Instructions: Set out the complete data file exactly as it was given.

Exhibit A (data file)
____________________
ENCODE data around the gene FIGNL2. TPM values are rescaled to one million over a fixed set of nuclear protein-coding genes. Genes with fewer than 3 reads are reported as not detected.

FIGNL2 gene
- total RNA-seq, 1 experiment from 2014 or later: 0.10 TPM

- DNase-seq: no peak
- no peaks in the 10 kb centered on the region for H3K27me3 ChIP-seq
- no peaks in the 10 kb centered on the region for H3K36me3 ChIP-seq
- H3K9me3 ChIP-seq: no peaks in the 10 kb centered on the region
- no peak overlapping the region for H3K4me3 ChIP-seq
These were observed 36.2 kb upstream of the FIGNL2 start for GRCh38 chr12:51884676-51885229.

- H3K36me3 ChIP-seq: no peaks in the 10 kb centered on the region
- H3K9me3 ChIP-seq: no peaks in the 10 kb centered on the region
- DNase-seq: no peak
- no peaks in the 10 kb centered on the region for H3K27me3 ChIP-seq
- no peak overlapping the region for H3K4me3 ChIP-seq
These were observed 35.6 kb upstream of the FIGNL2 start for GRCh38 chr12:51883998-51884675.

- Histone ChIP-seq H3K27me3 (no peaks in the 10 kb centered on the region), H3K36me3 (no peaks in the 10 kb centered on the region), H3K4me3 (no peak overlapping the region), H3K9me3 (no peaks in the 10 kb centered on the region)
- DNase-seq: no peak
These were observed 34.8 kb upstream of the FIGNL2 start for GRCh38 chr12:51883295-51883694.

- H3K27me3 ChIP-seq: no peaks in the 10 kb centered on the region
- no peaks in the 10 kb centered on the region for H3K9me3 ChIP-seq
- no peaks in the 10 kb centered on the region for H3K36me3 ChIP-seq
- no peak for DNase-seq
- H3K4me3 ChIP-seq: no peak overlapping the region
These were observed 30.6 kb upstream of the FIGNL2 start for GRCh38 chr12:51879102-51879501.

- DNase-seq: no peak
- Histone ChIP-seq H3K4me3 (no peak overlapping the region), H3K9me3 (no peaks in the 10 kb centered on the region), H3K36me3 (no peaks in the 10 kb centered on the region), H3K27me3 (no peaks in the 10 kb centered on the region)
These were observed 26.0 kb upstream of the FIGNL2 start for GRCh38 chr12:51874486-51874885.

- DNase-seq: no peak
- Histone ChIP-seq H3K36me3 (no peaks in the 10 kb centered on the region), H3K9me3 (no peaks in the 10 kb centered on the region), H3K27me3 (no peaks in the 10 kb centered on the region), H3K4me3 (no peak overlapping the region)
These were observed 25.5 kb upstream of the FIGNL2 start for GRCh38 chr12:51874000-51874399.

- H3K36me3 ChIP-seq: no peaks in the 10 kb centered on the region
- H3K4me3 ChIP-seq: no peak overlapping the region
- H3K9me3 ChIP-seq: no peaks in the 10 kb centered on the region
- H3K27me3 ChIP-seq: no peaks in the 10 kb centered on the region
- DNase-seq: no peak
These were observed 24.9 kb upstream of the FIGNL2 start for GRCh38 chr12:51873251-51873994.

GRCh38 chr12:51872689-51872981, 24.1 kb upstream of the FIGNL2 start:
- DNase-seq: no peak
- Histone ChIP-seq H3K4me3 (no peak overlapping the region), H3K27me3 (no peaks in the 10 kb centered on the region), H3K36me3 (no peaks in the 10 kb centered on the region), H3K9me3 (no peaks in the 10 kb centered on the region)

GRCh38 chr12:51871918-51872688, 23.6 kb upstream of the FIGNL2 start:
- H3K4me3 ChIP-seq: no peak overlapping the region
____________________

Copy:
ENCODE data around the gene FIGNL2. TPM values are rescaled to one million over a fixed set of nuclear protein-coding genes. Genes with fewer than 3 reads are reported as not detected.

FIGNL2 gene
- total RNA-seq, 1 experiment from 2014 or later: 0.10 TPM

- DNase-seq: no peak
- no peaks in the 10 kb centered on the region for H3K27me3 ChIP-seq
- no peaks in the 10 kb centered on the region for H3K36me3 ChIP-seq
- H3K9me3 ChIP-seq: no peaks in the 10 kb centered on the region
- no peak overlapping the region for H3K4me3 ChIP-seq
These were observed 36.2 kb upstream of the FIGNL2 start for GRCh38 chr12:51884676-51885229.

- H3K36me3 ChIP-seq: no peaks in the 10 kb centered on the region
- H3K9me3 ChIP-seq: no peaks in the 10 kb centered on the region
- DNase-seq: no peak
- no peaks in the 10 kb centered on the region for H3K27me3 ChIP-seq
- no peak overlapping the region for H3K4me3 ChIP-seq
These were observed 35.6 kb upstream of the FIGNL2 start for GRCh38 chr12:51883998-51884675.

- Histone ChIP-seq H3K27me3 (no peaks in the 10 kb centered on the region), H3K36me3 (no peaks in the 10 kb centered on the region), H3K4me3 (no peak overlapping the region), H3K9me3 (no peaks in the 10 kb centered on the region)
- DNase-seq: no peak
These were observed 34.8 kb upstream of the FIGNL2 start for GRCh38 chr12:51883295-51883694.

- H3K27me3 ChIP-seq: no peaks in the 10 kb centered on the region
- no peaks in the 10 kb centered on the region for H3K9me3 ChIP-seq
- no peaks in the 10 kb centered on the region for H3K36me3 ChIP-seq
- no peak for DNase-seq
- H3K4me3 ChIP-seq: no peak overlapping the region
These were observed 30.6 kb upstream of the FIGNL2 start for GRCh38 chr12:51879102-51879501.

- DNase-seq: no peak
- Histone ChIP-seq H3K4me3 (no peak overlapping the region), H3K9me3 (no peaks in the 10 kb centered on the region), H3K36me3 (no peaks in the 10 kb centered on the region), H3K27me3 (no peaks in the 10 kb centered on the region)
These were observed 26.0 kb upstream of the FIGNL2 start for GRCh38 chr12:51874486-51874885.

- DNase-seq: no peak
- Histone ChIP-seq H3K36me3 (no peaks in the 10 kb centered on the region), H3K9me3 (no peaks in the 10 kb centered on the region), H3K27me3 (no peaks in the 10 kb centered on the region), H3K4me3 (no peak overlapping the region)
These were observed 25.5 kb upstream of the FIGNL2 start for GRCh38 chr12:51874000-51874399.

- H3K36me3 ChIP-seq: no peaks in the 10 kb centered on the region
- H3K4me3 ChIP-seq: no peak overlapping the region
- H3K9me3 ChIP-seq: no peaks in the 10 kb centered on the region
- H3K27me3 ChIP-seq: no peaks in the 10 kb centered on the region
- DNase-seq: no peak
These were observed 24.9 kb upstream of the FIGNL2 start for GRCh38 chr12:51873251-51873994.

GRCh38 chr12:51872689-51872981, 24.1 kb upstream of the FIGNL2 start:
- DNase-seq: no peak
- Histone ChIP-seq H3K4me3 (no peak overlapping the region), H3K27me3 (no peaks in the 10 kb centered on the region), H3K36me3 (no peaks in the 10 kb centered on the region), H3K9me3 (no peaks in the 10 kb centered on the region)

GRCh38 chr12:51871918-51872688, 23.6 kb upstream of the FIGNL2 start:
- H3K4me3 ChIP-seq: no peak overlapping the region